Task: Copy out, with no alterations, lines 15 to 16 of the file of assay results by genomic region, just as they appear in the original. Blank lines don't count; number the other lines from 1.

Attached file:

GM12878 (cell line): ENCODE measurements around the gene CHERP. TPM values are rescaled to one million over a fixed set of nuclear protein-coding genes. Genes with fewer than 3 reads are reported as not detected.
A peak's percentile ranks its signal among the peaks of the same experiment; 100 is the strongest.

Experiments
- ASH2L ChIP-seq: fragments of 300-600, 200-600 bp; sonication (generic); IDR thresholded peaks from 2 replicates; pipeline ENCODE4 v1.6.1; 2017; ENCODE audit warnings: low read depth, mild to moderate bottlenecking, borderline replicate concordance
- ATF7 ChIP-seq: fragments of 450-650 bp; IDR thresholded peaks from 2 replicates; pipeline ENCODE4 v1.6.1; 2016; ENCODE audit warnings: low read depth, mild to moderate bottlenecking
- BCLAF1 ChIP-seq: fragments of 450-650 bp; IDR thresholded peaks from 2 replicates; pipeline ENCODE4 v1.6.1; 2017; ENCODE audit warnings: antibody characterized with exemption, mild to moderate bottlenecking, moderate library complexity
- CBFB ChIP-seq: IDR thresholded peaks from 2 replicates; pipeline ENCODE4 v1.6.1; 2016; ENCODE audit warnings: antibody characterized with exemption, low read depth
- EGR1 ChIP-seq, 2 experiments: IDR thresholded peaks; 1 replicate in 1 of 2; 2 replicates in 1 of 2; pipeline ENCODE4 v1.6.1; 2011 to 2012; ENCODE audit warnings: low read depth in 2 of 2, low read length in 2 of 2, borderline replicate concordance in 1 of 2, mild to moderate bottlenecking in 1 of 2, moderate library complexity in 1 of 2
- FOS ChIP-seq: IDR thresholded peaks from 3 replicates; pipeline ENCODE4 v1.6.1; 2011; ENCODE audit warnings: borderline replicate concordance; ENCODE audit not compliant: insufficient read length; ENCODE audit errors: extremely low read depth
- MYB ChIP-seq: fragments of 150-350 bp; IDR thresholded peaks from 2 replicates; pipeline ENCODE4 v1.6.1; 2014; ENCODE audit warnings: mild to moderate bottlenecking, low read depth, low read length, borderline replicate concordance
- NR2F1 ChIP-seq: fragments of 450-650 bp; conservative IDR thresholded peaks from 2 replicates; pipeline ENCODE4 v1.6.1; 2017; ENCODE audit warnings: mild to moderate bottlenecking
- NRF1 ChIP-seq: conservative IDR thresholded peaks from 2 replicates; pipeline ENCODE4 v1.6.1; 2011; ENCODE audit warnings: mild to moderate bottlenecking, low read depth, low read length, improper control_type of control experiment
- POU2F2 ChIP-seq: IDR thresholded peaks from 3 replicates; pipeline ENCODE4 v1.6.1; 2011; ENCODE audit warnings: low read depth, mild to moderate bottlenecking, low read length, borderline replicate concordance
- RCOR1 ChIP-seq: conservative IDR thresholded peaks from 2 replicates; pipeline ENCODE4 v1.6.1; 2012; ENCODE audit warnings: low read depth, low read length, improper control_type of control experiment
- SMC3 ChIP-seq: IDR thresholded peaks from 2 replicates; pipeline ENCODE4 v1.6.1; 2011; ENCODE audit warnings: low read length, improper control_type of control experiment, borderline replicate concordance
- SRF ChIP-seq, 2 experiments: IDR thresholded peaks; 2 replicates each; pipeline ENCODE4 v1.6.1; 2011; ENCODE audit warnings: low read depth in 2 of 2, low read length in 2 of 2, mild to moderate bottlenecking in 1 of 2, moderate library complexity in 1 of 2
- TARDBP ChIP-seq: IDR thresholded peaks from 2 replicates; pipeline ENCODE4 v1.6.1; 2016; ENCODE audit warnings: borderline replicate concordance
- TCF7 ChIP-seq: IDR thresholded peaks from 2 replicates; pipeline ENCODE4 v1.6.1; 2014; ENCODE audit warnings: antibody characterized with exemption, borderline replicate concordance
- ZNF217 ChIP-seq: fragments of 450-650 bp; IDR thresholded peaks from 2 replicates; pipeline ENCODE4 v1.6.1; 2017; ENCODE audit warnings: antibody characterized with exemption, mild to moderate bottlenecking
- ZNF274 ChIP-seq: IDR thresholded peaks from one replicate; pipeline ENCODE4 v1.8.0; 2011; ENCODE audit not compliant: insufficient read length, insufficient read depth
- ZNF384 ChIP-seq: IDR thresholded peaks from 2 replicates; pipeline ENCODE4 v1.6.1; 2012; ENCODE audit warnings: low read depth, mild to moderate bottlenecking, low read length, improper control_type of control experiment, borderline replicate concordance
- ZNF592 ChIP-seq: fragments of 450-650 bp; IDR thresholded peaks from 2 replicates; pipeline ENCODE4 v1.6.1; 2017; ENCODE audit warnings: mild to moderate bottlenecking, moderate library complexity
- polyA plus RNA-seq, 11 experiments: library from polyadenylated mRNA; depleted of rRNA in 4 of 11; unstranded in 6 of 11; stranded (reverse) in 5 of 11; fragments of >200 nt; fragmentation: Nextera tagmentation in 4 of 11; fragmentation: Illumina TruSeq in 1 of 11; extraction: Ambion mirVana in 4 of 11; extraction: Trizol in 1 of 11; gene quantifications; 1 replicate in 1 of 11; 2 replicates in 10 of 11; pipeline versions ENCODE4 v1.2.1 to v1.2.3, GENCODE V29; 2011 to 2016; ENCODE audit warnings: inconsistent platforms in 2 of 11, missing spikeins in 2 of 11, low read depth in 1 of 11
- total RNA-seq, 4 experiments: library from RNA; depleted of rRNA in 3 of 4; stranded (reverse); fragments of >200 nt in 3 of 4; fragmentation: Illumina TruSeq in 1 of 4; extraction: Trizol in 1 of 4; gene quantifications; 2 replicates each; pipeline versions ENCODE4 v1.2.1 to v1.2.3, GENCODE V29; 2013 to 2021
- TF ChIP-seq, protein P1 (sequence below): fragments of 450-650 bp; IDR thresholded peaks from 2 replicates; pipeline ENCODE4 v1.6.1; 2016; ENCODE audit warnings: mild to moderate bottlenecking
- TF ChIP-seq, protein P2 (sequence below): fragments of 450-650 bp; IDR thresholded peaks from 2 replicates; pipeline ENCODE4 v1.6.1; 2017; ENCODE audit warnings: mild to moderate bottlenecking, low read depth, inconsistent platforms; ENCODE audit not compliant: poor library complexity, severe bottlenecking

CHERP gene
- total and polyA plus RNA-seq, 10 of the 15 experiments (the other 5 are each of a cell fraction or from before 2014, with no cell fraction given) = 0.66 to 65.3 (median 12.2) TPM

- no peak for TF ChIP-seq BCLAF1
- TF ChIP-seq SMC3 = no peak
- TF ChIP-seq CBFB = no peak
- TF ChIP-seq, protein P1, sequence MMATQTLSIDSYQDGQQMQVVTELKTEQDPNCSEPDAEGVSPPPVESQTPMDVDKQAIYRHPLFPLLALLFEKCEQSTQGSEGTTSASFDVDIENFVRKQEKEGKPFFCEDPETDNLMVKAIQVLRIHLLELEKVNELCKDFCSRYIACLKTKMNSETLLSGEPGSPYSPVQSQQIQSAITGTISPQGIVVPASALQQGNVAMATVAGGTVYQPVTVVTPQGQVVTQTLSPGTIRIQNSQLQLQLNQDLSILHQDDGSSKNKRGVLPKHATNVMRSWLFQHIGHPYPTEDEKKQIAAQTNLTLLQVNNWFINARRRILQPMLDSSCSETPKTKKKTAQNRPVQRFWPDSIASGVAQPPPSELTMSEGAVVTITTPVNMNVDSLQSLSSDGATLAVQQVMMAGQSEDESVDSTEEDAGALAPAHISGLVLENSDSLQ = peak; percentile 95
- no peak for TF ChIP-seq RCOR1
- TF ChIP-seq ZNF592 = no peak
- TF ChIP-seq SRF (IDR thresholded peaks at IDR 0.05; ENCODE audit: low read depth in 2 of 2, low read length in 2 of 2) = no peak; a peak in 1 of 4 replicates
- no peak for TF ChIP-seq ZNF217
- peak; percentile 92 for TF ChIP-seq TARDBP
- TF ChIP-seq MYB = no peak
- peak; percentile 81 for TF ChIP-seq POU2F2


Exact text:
- SMC3 ChIP-seq: IDR thresholded peaks from 2 replicates; pipeline ENCODE4 v1.6.1; 2011; ENCODE audit warnings: low read length, improper control_type of control experiment, borderline replicate concordance
- SRF ChIP-seq, 2 experiments: IDR thresholded peaks; 2 replicates each; pipeline ENCODE4 v1.6.1; 2011; ENCODE audit warnings: low read depth in 2 of 2, low read length in 2 of 2, mild to moderate bottlenecking in 1 of 2, moderate library complexity in 1 of 2